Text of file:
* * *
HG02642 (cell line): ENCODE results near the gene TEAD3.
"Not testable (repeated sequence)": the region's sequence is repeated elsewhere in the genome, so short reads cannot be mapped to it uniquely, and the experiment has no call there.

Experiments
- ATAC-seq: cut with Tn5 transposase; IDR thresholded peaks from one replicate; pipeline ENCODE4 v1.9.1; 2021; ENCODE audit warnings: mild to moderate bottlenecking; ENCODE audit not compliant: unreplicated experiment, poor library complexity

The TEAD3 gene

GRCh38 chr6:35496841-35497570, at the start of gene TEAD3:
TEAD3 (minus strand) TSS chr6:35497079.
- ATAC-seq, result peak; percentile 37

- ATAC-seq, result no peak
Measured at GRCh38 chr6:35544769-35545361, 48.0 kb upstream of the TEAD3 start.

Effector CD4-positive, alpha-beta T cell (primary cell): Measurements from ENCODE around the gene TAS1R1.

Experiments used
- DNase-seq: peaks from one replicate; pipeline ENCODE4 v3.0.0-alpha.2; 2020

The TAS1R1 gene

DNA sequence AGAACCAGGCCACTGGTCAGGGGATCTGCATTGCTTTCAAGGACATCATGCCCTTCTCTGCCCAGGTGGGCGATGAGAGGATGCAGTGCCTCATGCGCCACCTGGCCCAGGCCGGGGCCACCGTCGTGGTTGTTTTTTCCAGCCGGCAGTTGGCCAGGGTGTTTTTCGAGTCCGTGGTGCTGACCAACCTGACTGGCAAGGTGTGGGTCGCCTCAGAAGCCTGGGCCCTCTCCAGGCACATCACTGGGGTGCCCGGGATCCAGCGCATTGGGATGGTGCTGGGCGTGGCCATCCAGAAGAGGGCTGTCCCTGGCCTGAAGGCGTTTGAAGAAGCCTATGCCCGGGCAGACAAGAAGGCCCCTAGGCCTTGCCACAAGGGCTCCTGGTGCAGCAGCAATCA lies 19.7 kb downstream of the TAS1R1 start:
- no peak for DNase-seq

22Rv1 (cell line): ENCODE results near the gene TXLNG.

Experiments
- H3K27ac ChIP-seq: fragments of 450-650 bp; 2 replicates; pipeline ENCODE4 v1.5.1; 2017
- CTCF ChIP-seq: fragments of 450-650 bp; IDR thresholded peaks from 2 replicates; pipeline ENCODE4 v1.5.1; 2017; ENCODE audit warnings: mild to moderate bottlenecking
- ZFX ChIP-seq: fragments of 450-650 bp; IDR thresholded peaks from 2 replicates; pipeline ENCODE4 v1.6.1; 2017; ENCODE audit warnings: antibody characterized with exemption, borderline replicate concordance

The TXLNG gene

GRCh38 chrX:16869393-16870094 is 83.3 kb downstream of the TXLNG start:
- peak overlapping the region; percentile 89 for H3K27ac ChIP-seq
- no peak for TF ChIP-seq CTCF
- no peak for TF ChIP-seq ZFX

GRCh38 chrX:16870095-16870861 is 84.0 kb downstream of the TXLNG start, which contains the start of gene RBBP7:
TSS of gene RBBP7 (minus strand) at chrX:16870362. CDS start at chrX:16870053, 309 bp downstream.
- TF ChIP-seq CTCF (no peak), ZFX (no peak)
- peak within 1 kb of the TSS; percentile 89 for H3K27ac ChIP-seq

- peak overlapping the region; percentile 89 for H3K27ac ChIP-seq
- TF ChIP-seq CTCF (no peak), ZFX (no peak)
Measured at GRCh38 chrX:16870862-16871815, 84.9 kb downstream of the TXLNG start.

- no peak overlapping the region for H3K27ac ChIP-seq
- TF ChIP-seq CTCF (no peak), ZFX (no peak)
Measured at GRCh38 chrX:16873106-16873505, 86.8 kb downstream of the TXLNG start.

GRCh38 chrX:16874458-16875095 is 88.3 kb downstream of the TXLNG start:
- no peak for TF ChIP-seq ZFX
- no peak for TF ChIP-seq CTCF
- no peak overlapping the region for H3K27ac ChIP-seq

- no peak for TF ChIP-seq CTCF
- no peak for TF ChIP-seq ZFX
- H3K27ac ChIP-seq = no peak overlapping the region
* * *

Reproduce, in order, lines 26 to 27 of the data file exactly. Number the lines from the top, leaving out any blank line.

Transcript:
- no peak for TF ChIP-seq ZFX

GRCh38 chrX:16870095-16870861 is 84.0 kb downstream of the TXLNG start, which contains the start of gene RBBP7: